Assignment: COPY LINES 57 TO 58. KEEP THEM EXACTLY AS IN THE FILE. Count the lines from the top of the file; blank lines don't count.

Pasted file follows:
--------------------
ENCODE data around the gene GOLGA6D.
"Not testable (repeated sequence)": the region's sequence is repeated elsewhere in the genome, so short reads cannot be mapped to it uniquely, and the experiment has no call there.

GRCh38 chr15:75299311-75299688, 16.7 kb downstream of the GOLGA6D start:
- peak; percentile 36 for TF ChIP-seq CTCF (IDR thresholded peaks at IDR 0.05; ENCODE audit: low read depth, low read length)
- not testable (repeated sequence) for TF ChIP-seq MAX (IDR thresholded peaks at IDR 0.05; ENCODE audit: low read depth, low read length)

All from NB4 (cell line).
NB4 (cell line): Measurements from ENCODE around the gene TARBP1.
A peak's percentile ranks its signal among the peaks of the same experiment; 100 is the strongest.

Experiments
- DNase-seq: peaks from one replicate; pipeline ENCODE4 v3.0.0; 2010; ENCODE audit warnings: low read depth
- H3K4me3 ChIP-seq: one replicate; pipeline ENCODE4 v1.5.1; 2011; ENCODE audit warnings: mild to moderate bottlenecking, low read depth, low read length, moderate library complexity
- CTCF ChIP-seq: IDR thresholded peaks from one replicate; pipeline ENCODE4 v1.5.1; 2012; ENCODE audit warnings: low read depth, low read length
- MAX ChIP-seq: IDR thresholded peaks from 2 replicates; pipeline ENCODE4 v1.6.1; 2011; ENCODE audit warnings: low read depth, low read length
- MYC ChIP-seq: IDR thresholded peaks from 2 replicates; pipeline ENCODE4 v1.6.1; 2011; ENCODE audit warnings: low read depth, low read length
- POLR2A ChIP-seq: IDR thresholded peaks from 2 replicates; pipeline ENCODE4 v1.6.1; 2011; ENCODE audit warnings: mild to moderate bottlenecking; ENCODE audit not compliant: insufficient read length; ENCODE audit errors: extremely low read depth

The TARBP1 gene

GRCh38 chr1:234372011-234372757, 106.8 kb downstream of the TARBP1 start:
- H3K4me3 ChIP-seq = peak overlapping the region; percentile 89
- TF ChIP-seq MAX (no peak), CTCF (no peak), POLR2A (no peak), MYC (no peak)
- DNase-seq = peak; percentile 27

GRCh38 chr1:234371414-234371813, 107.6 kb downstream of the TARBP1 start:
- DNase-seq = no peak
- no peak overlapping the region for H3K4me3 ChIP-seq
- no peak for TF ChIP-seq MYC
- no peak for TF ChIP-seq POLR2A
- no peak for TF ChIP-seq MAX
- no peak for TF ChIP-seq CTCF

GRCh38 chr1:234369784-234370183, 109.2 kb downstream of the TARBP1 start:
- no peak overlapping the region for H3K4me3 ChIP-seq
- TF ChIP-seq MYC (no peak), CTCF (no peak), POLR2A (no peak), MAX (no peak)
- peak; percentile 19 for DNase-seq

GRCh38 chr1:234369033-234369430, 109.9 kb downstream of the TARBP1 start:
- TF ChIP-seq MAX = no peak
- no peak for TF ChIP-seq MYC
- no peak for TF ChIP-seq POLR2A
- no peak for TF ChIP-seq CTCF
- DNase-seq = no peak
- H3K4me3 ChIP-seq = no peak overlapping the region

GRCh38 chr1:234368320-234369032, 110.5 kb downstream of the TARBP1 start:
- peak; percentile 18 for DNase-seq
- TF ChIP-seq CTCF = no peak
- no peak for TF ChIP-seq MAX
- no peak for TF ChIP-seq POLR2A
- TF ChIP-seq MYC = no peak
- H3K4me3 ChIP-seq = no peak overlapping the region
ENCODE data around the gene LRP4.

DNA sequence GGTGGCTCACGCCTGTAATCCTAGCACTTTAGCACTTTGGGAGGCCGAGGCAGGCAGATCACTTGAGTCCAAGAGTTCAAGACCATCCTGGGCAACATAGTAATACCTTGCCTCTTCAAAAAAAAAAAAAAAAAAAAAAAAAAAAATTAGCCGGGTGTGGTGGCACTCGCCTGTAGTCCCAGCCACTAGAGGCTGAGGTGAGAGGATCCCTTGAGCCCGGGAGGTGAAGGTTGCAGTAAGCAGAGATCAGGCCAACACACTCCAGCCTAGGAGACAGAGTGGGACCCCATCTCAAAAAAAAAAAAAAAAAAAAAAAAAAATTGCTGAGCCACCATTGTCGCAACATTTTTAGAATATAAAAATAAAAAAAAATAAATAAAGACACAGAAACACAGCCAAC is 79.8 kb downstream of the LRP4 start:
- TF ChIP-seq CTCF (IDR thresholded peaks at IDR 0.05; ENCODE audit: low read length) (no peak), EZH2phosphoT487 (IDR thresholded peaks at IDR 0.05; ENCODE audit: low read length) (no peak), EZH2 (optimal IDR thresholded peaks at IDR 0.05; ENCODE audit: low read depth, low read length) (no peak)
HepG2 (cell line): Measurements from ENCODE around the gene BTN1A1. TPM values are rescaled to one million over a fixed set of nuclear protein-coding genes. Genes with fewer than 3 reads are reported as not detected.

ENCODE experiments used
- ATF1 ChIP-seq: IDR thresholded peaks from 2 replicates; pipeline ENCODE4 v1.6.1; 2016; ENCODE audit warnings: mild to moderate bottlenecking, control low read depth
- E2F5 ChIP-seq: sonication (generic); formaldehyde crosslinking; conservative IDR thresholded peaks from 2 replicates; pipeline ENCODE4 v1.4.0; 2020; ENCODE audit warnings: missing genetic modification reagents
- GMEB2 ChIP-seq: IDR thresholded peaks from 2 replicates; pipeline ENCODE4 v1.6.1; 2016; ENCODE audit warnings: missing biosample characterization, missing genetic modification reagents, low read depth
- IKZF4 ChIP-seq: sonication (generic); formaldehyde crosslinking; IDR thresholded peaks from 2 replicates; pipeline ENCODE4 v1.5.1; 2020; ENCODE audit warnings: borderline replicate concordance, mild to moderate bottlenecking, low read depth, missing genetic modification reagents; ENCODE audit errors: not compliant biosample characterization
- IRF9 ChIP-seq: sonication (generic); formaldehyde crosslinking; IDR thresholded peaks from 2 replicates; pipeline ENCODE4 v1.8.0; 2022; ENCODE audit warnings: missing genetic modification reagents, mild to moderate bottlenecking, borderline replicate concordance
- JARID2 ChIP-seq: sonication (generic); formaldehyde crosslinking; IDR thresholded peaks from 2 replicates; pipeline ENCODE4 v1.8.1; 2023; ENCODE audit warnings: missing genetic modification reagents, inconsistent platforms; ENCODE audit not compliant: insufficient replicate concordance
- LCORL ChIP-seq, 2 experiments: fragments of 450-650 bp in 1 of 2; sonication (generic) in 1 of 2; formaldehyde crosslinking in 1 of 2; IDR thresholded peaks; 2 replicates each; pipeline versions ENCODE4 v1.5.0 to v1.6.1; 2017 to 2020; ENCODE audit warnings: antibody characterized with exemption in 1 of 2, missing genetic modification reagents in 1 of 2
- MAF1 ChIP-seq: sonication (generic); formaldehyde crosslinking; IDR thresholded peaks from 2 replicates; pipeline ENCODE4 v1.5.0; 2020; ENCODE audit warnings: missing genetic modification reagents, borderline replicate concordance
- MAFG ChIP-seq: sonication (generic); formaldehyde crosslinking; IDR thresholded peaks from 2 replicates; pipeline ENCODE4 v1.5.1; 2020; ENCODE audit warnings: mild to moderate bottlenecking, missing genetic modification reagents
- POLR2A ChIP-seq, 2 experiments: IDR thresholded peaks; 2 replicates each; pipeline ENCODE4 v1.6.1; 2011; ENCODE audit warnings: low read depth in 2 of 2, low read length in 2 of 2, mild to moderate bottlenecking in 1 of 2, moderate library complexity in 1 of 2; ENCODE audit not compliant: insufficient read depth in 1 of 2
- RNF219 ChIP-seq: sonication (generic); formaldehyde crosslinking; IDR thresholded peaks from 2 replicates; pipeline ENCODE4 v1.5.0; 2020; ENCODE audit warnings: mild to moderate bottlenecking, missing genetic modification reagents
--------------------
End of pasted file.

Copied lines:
- LCORL ChIP-seq, 2 experiments: fragments of 450-650 bp in 1 of 2; sonication (generic) in 1 of 2; formaldehyde crosslinking in 1 of 2; IDR thresholded peaks; 2 replicates each; pipeline versions ENCODE4 v1.5.0 to v1.6.1; 2017 to 2020; ENCODE audit warnings: antibody characterized with exemption in 1 of 2, missing genetic modification reagents in 1 of 2
- MAF1 ChIP-seq: sonication (generic); formaldehyde crosslinking; IDR thresholded peaks from 2 replicates; pipeline ENCODE4 v1.5.0; 2020; ENCODE audit warnings: missing genetic modification reagents, borderline replicate concordance